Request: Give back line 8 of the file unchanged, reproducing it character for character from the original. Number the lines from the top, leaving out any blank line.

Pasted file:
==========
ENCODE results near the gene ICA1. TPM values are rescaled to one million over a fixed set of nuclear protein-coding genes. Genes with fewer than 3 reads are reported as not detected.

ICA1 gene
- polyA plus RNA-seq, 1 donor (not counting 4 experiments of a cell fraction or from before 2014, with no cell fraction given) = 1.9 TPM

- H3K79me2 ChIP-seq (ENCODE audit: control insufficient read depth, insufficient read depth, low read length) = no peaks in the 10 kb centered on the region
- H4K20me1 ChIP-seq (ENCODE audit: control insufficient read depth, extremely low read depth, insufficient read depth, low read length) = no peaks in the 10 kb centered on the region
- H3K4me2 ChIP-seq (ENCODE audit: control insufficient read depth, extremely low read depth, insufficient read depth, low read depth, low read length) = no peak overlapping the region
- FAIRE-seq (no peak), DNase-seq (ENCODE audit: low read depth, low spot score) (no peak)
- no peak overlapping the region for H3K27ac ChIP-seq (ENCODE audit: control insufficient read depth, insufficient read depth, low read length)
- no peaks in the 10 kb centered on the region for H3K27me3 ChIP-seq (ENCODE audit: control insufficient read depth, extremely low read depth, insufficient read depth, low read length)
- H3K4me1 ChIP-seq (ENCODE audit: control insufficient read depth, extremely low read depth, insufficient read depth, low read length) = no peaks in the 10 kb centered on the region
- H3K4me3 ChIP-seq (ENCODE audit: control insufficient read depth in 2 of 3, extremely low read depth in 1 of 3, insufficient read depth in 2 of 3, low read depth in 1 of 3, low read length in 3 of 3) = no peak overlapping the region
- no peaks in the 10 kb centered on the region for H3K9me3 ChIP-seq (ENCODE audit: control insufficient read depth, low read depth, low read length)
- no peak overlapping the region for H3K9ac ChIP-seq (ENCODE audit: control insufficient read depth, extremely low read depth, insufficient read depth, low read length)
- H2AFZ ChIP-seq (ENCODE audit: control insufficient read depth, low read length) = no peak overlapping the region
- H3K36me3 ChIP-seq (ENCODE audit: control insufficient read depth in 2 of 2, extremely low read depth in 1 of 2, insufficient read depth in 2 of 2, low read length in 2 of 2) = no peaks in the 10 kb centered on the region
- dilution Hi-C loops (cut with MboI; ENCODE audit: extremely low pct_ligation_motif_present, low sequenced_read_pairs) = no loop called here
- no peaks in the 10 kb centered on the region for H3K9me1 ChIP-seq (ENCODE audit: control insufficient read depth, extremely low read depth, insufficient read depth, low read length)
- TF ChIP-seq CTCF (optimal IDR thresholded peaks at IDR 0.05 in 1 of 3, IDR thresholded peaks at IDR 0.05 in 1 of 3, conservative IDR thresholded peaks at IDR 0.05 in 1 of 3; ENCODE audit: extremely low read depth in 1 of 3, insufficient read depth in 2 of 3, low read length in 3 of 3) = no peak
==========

- no peak overlapping the region for H3K27ac ChIP-seq (ENCODE audit: control insufficient read depth, insufficient read depth, low read length)